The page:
That said, however, there is the issue of how much a second preference should count. How much distance there is between a first and second preference is ultimately subjective. For someone who has voted Conservative all their life the idea of having a second preference may seem odd, even perverse, but some voters feel divided and conflicted between parties. For the first group there is a large distance between first and second preference, for the second group there is a very close distance. AV creates a majority, but it is worth asking, a majority of what? Arguably AV does not find the most liked candidate, but the least disliked candidate. Essentially here there is a philosophical difference. What does it actually mean to be the most popular candidate?

Political scientists and those who study electoral systems will talk about the Condorcet criterion as the best way of defining the most popular candidate. Essentially the Condorcet winner is that candidate who would win against all the other candidates assuming there was only two (so assuming there is only three candidates, the Condorcet winner is the candidate who would beat the other two if the other candidate withdrew). There is not always a Condorcet winner, but there usually is. AV is generally better at finding Condorcet winners than FPTP though neither is a Condorcet method, that is to say neither is a method that always produces a Condorcet winner if there is one.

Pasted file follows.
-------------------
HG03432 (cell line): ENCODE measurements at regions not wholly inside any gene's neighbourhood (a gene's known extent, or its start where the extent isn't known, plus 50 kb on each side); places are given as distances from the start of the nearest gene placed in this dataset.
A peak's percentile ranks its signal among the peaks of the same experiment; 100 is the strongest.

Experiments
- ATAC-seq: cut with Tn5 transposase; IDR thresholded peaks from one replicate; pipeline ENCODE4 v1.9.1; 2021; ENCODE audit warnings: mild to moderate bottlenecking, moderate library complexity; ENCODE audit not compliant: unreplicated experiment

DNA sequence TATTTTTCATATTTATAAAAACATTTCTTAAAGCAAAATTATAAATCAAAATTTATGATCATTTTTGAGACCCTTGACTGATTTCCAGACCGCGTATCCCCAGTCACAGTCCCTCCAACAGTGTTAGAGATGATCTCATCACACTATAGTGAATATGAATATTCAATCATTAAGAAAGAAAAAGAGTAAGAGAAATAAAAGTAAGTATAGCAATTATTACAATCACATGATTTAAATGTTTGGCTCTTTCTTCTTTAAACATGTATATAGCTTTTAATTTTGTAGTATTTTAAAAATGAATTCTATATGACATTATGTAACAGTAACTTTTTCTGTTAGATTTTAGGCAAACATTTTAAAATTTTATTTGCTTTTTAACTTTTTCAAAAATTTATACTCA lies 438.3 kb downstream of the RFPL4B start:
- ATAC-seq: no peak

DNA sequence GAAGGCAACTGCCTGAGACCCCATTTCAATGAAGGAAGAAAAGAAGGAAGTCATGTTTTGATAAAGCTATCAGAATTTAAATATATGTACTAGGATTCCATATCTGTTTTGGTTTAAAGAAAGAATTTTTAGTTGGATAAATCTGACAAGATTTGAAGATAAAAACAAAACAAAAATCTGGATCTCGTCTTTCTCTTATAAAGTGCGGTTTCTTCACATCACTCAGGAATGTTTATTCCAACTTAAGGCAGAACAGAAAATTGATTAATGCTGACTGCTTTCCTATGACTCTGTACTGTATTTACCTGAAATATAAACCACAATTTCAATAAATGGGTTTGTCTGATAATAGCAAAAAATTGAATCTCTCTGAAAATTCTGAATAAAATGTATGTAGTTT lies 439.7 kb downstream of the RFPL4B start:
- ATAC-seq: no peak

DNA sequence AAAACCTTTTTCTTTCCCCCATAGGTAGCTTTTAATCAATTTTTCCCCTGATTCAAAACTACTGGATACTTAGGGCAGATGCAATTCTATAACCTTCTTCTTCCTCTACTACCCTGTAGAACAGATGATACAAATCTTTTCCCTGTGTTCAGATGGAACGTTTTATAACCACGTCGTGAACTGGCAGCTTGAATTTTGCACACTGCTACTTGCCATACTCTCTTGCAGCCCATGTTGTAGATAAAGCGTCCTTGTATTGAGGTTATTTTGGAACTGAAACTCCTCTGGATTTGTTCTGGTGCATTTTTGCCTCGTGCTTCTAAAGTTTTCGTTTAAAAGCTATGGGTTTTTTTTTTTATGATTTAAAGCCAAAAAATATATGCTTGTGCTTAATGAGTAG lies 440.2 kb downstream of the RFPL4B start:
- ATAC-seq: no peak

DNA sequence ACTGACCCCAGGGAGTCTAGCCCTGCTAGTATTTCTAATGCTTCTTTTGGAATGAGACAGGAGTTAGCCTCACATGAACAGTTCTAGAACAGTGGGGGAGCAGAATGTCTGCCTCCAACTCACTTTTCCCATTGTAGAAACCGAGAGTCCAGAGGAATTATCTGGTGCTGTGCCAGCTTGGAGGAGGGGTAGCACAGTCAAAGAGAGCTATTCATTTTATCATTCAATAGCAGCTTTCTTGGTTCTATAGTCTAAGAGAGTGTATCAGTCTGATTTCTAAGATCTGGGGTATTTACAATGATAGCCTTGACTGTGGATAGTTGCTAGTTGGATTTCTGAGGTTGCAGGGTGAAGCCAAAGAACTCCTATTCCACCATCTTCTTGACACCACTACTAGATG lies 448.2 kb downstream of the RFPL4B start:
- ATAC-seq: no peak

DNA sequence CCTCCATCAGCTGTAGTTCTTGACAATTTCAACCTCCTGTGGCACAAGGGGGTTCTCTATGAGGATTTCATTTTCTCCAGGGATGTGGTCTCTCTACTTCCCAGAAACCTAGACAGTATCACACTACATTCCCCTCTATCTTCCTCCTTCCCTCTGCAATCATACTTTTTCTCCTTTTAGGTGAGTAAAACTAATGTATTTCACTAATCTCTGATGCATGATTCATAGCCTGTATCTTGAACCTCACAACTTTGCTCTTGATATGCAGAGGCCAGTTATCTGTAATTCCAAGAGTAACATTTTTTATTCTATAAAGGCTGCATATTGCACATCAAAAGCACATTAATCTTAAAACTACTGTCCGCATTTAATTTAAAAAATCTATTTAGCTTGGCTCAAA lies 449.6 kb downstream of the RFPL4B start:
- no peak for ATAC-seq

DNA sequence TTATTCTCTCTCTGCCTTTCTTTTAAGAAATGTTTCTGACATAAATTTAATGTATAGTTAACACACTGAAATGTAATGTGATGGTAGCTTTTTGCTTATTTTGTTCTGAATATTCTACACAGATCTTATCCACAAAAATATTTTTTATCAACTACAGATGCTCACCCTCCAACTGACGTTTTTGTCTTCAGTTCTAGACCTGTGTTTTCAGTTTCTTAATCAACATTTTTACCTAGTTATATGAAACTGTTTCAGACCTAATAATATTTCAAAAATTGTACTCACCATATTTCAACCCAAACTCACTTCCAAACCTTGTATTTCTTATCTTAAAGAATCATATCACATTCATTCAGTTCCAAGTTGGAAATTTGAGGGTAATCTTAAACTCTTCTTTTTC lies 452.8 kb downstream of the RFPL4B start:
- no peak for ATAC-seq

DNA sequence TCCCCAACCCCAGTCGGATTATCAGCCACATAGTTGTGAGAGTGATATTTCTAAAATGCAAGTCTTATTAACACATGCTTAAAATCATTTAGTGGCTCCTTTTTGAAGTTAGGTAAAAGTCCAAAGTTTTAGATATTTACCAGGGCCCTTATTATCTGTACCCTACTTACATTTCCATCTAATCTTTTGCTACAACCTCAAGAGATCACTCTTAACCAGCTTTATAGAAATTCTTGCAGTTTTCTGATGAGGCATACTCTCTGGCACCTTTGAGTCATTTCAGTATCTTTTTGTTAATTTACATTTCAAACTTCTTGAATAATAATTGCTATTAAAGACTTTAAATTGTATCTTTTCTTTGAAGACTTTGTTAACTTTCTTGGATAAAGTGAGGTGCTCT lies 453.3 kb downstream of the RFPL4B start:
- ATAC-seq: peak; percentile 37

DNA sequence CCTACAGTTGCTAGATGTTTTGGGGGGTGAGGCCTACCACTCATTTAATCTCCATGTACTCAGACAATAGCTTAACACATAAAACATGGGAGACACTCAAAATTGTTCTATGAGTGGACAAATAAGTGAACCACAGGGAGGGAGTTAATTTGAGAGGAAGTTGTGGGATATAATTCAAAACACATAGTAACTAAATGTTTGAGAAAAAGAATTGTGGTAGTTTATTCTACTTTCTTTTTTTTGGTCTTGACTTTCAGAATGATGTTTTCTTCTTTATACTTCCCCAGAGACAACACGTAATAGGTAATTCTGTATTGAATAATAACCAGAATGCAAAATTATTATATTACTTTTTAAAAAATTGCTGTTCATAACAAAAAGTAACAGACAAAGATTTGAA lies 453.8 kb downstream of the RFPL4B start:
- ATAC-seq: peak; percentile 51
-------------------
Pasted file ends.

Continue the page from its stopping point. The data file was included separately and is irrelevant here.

AV myth bust number 1: AV will not always mean a candidate gaining a majority of support, though it should mean candidates gaining a broader base of support. Questions can also be raised about the nature of that majority.

3. Vote splitting, Tactical Voting and Single Issue Voting

In theory AV eliminates the chances of vote splitting and tactical voting. As voters can use preferencing there should be no fear of letting someone else in. Around 20% of voters currently tactically vote. I say, in theory because there is a way to tactically vote.